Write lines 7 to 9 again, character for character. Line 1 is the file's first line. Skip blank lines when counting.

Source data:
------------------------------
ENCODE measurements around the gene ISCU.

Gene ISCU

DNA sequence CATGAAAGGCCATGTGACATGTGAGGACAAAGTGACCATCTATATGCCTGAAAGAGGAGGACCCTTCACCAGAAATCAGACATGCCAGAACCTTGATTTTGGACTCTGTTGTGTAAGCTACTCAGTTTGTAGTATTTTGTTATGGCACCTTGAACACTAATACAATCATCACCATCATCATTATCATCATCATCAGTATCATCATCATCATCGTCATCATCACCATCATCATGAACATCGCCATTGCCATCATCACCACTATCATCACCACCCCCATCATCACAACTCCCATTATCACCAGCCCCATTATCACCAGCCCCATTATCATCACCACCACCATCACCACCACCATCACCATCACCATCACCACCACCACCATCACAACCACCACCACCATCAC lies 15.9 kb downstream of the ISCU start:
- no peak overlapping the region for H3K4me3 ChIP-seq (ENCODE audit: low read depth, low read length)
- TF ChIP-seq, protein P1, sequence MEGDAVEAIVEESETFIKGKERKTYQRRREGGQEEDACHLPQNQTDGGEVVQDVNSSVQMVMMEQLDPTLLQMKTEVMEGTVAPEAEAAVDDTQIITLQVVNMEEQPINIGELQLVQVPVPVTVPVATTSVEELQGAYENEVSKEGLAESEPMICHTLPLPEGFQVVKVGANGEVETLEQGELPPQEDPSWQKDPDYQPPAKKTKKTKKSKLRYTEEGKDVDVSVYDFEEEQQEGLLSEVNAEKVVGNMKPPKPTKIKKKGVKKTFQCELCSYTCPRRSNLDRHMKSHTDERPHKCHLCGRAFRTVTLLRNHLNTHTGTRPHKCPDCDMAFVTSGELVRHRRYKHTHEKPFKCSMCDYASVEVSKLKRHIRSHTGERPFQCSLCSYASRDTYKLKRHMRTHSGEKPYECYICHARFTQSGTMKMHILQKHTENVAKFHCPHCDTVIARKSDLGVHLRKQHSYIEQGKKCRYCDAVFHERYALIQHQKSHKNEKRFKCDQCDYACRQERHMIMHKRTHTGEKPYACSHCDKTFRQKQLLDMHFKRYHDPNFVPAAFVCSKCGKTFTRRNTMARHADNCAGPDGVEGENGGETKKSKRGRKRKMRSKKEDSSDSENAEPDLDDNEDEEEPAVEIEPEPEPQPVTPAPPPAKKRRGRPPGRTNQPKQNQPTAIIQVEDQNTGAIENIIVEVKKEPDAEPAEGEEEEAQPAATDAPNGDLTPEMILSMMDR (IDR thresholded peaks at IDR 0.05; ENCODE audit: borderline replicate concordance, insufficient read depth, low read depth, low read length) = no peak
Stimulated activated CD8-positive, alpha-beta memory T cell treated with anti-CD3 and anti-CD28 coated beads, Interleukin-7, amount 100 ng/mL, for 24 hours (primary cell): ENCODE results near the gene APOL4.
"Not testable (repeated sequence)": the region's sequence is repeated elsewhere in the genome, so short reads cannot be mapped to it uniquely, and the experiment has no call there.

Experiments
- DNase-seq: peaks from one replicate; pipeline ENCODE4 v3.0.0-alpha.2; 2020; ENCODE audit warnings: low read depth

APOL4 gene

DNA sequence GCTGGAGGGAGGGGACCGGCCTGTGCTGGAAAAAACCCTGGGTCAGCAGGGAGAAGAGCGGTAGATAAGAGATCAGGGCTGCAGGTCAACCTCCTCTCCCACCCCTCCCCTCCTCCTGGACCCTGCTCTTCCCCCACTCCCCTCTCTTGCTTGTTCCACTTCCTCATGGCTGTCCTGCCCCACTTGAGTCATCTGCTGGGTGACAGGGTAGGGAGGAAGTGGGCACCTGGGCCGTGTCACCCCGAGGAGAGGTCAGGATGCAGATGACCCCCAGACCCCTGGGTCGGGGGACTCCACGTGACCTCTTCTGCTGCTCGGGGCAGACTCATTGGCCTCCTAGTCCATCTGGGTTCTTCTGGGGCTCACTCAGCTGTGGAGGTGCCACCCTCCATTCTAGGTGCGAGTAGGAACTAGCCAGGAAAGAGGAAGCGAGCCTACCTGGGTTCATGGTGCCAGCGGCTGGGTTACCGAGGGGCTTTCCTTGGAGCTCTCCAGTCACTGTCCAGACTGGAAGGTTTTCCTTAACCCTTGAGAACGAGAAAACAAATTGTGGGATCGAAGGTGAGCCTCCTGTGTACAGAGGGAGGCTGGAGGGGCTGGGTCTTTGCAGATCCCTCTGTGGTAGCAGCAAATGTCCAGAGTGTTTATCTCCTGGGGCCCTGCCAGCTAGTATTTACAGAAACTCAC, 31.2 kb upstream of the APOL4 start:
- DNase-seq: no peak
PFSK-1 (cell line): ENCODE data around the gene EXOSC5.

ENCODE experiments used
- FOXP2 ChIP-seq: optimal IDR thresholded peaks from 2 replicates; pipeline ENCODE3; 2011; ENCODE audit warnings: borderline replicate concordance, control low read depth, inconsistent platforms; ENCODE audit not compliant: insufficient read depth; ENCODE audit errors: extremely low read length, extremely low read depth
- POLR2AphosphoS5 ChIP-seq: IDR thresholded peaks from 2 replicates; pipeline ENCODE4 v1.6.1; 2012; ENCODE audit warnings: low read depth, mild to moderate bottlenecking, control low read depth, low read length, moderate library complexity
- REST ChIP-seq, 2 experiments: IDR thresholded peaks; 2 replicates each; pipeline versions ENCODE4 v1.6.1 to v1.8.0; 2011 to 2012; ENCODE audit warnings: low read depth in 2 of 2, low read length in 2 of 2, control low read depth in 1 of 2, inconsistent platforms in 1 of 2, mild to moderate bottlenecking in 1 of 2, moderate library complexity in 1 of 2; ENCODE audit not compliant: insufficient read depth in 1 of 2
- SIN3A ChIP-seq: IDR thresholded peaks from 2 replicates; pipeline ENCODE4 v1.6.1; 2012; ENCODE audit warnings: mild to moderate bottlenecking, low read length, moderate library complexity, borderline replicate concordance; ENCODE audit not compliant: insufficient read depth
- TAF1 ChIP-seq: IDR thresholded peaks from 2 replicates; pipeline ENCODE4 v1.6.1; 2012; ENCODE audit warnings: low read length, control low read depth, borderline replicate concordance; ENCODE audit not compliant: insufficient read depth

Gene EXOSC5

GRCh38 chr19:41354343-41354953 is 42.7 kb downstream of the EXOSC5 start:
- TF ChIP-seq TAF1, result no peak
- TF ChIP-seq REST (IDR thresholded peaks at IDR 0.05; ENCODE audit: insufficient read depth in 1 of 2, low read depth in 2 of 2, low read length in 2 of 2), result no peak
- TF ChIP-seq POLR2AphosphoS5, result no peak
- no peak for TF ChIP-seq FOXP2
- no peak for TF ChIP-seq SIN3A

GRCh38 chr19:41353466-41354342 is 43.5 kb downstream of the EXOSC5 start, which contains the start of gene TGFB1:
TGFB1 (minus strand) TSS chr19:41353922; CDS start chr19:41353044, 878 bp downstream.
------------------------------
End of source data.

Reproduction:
"Not testable (repeated sequence)": the region's sequence is repeated elsewhere in the genome, so short reads cannot be mapped to it uniquely, and the experiment has no call there.

Experiments
- DNase-seq: peaks from one replicate; pipeline ENCODE4 v3.0.0-alpha.2; 2020; ENCODE audit warnings: low read depth